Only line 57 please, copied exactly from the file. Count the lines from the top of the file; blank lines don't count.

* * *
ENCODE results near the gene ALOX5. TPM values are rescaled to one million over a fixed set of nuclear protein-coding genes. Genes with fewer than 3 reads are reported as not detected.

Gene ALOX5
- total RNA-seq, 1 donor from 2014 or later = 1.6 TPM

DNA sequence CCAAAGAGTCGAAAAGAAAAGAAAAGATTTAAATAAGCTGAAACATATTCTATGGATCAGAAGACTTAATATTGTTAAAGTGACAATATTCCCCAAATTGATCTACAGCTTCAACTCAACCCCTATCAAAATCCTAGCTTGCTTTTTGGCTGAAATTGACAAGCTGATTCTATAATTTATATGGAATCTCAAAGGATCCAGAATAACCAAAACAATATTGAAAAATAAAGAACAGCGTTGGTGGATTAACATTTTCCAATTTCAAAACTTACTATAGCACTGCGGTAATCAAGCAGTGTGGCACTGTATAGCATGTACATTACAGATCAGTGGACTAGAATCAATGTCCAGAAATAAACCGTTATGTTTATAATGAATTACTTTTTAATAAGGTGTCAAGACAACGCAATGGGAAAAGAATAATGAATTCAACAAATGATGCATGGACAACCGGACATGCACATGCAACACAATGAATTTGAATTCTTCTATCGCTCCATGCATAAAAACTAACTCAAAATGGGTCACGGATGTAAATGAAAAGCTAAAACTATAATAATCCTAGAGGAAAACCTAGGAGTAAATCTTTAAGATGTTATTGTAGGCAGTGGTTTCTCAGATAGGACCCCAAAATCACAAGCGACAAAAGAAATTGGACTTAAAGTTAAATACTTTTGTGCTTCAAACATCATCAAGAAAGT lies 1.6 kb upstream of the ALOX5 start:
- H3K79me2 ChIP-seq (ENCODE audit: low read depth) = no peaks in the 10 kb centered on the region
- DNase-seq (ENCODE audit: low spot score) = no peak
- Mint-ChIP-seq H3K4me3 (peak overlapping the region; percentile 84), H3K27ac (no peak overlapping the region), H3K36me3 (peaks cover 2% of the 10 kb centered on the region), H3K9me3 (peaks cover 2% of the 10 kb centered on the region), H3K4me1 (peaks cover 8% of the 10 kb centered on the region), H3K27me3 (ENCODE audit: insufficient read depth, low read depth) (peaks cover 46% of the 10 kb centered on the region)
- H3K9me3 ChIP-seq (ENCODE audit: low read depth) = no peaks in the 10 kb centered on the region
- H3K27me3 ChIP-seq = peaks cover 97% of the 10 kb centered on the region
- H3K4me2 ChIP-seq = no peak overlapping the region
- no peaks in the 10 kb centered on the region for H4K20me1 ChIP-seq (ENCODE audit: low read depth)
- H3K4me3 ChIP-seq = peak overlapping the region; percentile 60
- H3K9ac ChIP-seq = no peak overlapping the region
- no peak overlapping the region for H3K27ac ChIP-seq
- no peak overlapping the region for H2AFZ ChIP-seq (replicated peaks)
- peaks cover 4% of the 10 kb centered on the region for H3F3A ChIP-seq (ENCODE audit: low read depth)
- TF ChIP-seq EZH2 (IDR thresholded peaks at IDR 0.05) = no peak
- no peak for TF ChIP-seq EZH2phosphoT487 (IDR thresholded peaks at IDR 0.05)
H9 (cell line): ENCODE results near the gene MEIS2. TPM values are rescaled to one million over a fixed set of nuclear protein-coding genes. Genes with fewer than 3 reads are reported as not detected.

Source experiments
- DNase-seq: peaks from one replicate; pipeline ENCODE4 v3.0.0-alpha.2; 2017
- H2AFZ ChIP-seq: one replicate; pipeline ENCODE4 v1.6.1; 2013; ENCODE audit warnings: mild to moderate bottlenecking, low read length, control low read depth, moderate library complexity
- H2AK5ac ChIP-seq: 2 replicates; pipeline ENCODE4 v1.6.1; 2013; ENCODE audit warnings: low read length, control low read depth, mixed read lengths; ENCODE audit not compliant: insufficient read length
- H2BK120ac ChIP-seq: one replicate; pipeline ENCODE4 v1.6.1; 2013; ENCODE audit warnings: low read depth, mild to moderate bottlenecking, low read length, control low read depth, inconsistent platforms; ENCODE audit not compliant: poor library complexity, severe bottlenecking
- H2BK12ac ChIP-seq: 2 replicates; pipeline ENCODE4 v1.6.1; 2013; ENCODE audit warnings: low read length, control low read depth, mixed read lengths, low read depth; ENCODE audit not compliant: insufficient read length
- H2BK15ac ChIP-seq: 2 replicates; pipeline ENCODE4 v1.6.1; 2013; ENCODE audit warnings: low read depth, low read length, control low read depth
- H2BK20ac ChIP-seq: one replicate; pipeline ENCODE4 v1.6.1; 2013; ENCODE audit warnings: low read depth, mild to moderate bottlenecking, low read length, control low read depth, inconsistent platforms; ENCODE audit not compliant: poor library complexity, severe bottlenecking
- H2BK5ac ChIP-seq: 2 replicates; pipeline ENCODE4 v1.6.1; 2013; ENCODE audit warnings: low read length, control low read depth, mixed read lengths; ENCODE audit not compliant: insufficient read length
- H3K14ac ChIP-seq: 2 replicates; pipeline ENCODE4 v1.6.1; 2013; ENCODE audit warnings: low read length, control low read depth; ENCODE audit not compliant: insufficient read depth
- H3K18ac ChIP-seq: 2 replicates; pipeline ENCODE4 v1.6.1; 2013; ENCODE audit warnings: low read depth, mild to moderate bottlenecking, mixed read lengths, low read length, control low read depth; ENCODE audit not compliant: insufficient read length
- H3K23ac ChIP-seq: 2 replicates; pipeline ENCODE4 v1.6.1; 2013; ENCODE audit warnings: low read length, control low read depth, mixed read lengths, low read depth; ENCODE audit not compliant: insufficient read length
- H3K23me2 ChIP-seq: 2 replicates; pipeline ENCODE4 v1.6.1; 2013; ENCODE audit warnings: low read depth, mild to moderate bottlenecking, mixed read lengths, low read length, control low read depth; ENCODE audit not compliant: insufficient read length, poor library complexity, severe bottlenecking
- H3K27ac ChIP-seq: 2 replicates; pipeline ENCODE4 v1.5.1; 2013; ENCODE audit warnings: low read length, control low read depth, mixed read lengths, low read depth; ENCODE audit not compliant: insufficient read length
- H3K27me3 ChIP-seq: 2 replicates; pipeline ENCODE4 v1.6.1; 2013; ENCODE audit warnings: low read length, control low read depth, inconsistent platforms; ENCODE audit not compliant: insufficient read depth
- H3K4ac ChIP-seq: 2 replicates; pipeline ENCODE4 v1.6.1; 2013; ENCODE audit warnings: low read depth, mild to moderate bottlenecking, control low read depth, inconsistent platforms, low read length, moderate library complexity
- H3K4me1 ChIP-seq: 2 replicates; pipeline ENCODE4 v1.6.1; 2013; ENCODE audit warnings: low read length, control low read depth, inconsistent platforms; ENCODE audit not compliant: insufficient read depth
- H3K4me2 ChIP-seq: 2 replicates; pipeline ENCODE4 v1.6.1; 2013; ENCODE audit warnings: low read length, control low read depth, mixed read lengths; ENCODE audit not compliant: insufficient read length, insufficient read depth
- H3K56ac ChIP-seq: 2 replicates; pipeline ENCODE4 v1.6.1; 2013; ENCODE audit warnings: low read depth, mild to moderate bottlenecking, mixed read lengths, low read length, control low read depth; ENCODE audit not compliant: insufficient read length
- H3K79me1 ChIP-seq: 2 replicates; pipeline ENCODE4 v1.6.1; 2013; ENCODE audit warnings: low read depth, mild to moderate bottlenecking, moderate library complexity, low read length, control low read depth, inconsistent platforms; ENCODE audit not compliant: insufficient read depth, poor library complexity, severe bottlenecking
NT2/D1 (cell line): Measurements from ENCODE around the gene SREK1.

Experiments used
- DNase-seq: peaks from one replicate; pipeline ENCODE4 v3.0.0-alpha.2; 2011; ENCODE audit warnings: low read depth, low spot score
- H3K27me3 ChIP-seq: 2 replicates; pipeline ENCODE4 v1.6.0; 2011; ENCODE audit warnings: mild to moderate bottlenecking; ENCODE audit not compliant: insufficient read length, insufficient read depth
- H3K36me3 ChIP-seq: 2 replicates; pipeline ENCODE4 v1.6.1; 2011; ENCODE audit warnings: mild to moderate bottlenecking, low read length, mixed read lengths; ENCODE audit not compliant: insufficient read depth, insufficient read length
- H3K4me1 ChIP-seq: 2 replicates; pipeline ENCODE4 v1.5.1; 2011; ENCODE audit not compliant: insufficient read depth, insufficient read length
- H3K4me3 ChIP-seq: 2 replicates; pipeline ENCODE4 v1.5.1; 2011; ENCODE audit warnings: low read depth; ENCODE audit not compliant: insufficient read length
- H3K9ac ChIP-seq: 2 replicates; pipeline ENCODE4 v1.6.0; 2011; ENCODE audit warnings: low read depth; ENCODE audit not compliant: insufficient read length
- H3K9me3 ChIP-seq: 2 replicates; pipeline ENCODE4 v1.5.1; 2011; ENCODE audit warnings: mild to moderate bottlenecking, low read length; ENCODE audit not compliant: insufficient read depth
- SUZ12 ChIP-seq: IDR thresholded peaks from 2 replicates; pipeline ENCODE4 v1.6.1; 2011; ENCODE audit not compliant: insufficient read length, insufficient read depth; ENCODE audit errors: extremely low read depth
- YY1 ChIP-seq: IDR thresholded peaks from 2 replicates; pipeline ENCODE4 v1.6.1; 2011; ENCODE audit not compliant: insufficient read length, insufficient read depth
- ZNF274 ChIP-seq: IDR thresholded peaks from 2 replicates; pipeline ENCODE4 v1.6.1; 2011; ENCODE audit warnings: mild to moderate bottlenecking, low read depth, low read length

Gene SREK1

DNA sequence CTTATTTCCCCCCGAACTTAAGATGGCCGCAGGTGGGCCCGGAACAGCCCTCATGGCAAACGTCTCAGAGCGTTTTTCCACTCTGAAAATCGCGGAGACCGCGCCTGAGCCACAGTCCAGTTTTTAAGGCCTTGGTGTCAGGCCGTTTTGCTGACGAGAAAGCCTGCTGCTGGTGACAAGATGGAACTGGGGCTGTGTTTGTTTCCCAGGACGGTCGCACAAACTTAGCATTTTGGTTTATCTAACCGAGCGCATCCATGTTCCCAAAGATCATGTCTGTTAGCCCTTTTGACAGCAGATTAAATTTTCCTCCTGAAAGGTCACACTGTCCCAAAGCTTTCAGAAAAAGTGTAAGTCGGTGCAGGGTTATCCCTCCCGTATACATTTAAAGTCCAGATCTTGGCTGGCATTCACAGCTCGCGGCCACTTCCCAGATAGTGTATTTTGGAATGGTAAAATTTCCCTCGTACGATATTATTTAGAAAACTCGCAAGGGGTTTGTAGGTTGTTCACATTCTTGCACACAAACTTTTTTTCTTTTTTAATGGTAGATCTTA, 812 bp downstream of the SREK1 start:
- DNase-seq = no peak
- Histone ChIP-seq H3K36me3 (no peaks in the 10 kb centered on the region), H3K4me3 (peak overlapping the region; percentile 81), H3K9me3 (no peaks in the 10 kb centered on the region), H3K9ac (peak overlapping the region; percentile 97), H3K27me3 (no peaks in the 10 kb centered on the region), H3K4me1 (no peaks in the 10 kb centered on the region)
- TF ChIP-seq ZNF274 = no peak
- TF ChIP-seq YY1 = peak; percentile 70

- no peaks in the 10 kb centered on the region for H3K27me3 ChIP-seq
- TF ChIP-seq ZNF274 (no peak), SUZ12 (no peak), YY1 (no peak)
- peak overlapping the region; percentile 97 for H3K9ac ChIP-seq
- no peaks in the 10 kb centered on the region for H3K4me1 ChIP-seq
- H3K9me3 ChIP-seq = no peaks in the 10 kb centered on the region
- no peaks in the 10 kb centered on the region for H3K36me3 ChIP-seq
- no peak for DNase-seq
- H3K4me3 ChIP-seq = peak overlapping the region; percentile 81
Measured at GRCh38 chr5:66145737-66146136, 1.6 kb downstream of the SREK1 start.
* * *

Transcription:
- TF ChIP-seq YY1 = peak; percentile 70